Saturday, July 25, 2009
The Hurt Locker - A World of Hurt in a World of Madness
I have enjoyed aspects of all the post-9/11 films depicting U.S. involvement in Afghanistan and Iraq (yes, all, including Rendition) though most of them have been disappointing in some way, and I can’t help feeling the same way about Kathryn Bigelow’s The Hurt Locker, a film that follows the perilous and psychologically taxing experiences of three members of an EOD (Explosive Ordnance Demolition) team in Baghdad. The film has definite strengths, but something was missing for me.
The film’s best strength is its depiction of the madness of the mess in U.S.-occupied Iraq. As presented in the film, Baghdad is a nut house. A reluctant suicide bomber is padlocked into a vest of plastic explosives. A charge is hidden in a dead boy’s stomach. Defusing unexploded bombs in wartime London must have been pretty hairy, but imagine trying to defuse a bomb most likely hooked to a cell phone-activated detonator while Iraqi civilians stand watching as casually as people watching workers in a construction site. Somebody even videotapes them! A shopkeeper is on his cell phone. Who the fuck do you shoot? In a most telling scene, a taxi driver stops beyond a roadblock. He seems stunned – or stubbornly rebellious in a city gone mad – and doesn’t back up even at gunpoint.
Another strength is the film’s narrow focus on the three members of the bomb team. Sergeant Sanborn (Anthony Mackie), distraught over the death of his previous technician (Guy Pearce), plays by the book. Specialist Owen Eldridge (Brian Geraghty) is jittery and uncertain; what’s he a specialist at? Both of them are perplexed by the seemingly suicidal behavior of Staff Sergeant William James (Jeremy Renner), who throws off his headset during a tense situation and inexplicably obscures his approach to a bomb with a smoke grenade. He keeps a box filled with various detonation devices he has collected from his experiences. He seems to thrive on the adrenaline rush of extreme peril. At first, there is division amidst the threesome. Then we see a developing camaraderie: James talks his friends through a dangerous sniper standoff in the desert, encourages Sanborn to drink a juice bag so he won’t pass out in the heat, and incites Eldridge to make a crucial decision. Unfortunately, a surprising cameo by Ralph Fiennes as an undercover operative starts the sequence out like a generic shoot-‘em-up though things get more serious when Fiennes’s character is out of the way.
Unfortunately, only briefly, the film does a wonderful job of depicting the culture shock and alienation any veteran of the experience in Iraq must feel back in the States. We see James perplexed before the vast varieties of choices in a supermarket cereal aisle that must seem to him like something on an alien planet. Then we see him helping his wife in the kitchen, washing mushrooms as he describes a horrid explosion. Not the best thing to bring home with you.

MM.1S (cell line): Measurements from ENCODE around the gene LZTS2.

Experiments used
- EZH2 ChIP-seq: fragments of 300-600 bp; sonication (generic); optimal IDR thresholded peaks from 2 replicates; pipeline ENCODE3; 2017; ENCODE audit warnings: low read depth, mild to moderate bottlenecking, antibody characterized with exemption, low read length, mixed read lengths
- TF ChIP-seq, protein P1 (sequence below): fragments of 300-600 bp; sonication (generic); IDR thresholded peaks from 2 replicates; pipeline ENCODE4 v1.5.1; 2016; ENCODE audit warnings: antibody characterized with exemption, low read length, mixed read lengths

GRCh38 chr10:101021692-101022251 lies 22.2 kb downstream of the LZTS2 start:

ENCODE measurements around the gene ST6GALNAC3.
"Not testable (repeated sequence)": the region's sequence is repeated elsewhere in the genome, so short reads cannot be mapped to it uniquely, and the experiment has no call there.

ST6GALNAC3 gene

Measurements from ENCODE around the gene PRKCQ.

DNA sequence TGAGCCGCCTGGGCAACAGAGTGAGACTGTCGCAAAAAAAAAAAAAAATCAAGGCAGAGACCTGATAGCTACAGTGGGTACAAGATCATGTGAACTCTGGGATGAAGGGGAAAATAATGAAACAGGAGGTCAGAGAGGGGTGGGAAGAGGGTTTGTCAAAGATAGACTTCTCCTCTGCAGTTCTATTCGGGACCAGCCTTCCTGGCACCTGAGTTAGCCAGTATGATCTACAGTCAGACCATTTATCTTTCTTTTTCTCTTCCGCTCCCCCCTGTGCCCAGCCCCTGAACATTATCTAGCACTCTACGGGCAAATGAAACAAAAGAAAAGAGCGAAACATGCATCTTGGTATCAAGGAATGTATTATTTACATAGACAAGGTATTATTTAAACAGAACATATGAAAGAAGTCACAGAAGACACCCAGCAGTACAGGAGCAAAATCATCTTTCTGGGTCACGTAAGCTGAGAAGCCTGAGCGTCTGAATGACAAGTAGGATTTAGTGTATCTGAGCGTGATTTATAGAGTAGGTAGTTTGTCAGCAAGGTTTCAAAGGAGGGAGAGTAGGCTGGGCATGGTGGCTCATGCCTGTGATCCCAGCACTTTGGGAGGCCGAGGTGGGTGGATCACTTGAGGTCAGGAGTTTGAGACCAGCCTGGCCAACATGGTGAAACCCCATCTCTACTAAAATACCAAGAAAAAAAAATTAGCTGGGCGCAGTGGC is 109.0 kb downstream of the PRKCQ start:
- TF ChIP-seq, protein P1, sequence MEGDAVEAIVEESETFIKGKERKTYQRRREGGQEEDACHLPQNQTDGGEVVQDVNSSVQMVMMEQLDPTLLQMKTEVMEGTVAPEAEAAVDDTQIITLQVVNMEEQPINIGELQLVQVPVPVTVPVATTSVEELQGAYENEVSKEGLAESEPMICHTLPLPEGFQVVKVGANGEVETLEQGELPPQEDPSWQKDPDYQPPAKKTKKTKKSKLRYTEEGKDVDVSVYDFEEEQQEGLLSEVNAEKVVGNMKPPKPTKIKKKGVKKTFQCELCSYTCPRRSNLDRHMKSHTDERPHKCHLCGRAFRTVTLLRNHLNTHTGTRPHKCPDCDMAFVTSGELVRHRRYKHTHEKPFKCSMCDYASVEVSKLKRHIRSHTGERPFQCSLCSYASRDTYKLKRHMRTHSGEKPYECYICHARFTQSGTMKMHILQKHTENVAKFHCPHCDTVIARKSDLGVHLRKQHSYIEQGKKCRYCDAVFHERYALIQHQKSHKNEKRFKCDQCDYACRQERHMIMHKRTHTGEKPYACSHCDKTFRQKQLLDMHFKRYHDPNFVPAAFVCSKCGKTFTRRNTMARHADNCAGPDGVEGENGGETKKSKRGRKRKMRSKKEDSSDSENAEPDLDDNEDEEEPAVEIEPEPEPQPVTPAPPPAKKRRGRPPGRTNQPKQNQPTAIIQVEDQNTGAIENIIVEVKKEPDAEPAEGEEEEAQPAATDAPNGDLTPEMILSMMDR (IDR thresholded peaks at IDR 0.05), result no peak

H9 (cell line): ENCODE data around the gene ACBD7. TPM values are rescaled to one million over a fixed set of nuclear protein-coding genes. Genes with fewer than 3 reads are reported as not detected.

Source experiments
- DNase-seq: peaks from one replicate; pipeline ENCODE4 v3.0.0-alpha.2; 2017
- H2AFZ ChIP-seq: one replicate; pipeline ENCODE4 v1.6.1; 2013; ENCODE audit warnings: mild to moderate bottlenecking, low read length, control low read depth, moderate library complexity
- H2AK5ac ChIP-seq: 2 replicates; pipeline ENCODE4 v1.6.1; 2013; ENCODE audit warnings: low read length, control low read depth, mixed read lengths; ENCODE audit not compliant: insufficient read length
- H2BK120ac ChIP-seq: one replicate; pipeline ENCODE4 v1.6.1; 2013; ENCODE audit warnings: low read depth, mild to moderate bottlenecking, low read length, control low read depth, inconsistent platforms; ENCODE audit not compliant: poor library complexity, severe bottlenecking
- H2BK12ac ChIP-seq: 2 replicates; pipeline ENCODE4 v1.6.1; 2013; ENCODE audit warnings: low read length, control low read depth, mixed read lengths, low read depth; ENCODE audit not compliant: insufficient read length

The film’s final scene – which in many ways is its climax – must have seemed brilliant on paper. Throughout the film we have seen how many days are left on the bomb team’s rotation, and the whole film sets up how harrowing explosive ordnance demolition is – throw in all the surrounding madness of Iraq – and then we see James stepping off a helicopter and plodding yet again toward an IED, as we read that he has 365 days left in his duty rotation. Oh, yeah, 365 days! Wow! (Good thing I didn't miss the superscript.) Knowing all that has gone before, this moment should have delivered more impact, but it doesn’t. It’s just a shot. I’m just not worried about James. He’s done wild things before – ripping through a burned-out car to find an elusive detonator (which EOD specialists say they would never do) – but nothing’s happened to him, and I don’t feel anything will, nor do I feel that attached to him.
Movie over – and I felt disappointed; I wanted more – of something. I liked the film's parts, but not its whole. Some of the bomb-defusing episodes are tense; others seem to suffer from poor timing and loose editing. In addition, all James’s tugging on wires to find detonating devices doesn’t work to show me his recklessness – because I don’t believe it’s possible. (In contrast, in Battle for Haditha, a cell-phone-rigged detonator seems to be a much more volatile thing.) As for the shaky-camera style, it does absolutely nothing to make me feel like I am there in the frenzy. Now, whenever I see that style on screen, it just distances me. Another silliness, along with Fiennes’s action hero appearance, is the role of Cambridge (Christian Camargo), the army psychologist. Could anyone be that ridiculous at communicating with civilians at an unexploded bomb site? Could it be any more obvious that he’s going to get blown to bits? As for Renner as James, he is excellent – perhaps. For all of Bigelow’s tight focus on the three-man team, I don’t know that much about him, and I don’t feel what he feels when he plods once again toward yet another IED – but perhaps part of the fault belongs to Renner who doesn't quite have the talent to let me in far enough.